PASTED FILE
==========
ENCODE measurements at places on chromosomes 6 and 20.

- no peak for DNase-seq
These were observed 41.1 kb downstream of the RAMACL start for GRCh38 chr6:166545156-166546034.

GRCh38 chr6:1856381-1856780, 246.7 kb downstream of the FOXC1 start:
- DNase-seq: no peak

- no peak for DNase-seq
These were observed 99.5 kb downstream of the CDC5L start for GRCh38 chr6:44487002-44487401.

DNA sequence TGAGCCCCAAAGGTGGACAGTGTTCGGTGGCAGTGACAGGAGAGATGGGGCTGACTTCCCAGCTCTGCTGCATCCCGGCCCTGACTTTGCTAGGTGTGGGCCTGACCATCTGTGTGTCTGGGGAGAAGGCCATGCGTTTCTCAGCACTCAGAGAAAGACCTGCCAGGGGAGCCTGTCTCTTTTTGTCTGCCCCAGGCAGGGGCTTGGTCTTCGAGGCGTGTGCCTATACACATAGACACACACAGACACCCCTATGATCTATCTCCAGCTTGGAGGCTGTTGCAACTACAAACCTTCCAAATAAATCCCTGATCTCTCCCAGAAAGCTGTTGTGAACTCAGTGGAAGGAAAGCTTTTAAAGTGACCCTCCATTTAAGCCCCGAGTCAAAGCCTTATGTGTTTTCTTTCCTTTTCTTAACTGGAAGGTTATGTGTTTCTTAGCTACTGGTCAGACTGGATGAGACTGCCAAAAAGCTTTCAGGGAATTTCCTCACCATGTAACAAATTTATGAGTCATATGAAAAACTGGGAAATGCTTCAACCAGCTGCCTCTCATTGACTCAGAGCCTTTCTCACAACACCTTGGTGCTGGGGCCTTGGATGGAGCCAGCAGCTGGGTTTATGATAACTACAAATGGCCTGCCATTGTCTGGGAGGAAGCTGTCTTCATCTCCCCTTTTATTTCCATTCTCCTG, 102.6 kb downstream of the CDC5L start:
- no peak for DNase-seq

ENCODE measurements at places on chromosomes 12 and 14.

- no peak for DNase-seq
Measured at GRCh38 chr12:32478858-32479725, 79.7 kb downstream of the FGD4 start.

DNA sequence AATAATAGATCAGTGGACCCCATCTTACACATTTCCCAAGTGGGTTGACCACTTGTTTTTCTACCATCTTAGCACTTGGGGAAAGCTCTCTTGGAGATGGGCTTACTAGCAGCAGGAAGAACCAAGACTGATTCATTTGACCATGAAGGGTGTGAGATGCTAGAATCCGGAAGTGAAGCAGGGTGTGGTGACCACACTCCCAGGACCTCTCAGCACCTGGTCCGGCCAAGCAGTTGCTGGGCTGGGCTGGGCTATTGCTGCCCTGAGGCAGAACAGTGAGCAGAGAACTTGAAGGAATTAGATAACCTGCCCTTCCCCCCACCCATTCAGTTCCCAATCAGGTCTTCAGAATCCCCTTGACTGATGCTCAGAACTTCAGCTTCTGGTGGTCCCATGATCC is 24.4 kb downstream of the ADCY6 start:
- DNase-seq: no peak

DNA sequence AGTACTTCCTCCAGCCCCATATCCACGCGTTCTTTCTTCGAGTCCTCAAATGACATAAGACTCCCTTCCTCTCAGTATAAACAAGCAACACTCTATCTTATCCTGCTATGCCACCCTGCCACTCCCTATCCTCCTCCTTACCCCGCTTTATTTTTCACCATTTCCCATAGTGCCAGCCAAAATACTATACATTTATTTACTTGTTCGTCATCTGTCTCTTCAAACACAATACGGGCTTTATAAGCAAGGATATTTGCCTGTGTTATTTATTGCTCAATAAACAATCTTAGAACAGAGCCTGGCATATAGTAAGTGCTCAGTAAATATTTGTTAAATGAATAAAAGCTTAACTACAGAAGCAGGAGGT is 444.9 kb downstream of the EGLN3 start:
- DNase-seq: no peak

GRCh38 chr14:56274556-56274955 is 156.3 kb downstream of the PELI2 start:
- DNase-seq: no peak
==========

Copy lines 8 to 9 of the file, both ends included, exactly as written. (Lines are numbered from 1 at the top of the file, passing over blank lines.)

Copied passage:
DNA sequence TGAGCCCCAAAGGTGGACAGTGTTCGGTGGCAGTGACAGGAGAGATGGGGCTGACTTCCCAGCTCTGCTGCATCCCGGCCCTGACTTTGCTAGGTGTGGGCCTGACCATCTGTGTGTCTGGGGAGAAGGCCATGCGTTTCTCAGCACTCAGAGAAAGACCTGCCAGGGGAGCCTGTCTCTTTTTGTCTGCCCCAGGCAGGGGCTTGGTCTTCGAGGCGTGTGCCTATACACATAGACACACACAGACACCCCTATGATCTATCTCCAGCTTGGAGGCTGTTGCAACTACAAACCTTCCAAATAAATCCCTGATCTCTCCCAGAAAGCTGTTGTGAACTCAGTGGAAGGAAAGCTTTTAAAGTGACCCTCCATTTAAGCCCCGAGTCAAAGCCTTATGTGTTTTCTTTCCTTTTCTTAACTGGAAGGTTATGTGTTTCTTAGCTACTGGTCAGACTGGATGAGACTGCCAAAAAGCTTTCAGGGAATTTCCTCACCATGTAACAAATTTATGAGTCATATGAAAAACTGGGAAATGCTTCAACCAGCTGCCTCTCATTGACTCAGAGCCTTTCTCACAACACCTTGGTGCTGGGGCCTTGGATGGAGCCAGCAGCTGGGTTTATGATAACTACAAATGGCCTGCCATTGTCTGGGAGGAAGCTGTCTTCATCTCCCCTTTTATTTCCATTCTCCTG, 102.6 kb downstream of the CDC5L start:
- no peak for DNase-seq